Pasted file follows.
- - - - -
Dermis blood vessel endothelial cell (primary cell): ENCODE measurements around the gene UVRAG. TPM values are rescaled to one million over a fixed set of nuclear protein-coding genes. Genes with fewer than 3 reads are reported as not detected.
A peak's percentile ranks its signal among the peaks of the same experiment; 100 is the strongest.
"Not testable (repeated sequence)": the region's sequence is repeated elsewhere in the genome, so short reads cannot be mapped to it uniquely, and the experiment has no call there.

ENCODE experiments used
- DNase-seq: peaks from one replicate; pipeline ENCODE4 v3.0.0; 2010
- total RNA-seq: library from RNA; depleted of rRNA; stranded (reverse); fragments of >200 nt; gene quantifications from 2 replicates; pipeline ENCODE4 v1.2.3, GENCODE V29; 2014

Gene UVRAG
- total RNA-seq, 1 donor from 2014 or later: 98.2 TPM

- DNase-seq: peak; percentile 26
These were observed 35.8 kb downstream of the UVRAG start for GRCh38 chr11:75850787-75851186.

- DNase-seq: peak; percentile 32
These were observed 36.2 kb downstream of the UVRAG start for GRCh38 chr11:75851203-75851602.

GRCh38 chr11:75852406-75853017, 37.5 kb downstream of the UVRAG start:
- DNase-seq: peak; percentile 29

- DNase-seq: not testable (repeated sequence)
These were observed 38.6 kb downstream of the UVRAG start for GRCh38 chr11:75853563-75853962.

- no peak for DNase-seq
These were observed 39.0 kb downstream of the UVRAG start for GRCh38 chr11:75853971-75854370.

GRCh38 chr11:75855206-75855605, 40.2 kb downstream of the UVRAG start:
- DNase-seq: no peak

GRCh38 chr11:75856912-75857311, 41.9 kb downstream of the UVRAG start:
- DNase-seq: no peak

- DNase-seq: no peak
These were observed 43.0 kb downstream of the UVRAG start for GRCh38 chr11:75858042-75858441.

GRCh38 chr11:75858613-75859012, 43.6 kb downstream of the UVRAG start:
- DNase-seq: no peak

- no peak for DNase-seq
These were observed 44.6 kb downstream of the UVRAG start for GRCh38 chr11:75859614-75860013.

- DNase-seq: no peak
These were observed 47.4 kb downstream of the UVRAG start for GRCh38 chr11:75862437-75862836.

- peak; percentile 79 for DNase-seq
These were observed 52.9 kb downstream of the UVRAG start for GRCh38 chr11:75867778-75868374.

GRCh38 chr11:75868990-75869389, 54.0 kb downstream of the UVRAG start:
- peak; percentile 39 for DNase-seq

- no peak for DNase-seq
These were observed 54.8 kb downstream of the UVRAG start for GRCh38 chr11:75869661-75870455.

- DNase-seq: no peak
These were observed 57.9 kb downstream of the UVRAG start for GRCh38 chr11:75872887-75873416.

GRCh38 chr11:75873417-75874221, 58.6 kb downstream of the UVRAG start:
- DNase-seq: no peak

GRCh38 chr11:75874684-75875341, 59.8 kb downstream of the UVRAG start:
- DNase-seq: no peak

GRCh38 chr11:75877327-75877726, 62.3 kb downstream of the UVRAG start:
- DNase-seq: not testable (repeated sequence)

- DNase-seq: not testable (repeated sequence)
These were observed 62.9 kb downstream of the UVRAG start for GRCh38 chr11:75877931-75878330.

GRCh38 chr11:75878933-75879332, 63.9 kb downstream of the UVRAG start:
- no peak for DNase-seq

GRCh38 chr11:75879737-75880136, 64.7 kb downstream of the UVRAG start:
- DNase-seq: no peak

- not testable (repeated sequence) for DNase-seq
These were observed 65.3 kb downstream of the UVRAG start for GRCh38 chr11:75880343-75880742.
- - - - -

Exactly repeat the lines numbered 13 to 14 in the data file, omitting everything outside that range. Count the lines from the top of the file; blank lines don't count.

GRCh38 chr11:75852406-75853017, 37.5 kb downstream of the UVRAG start:
- DNase-seq: peak; percentile 29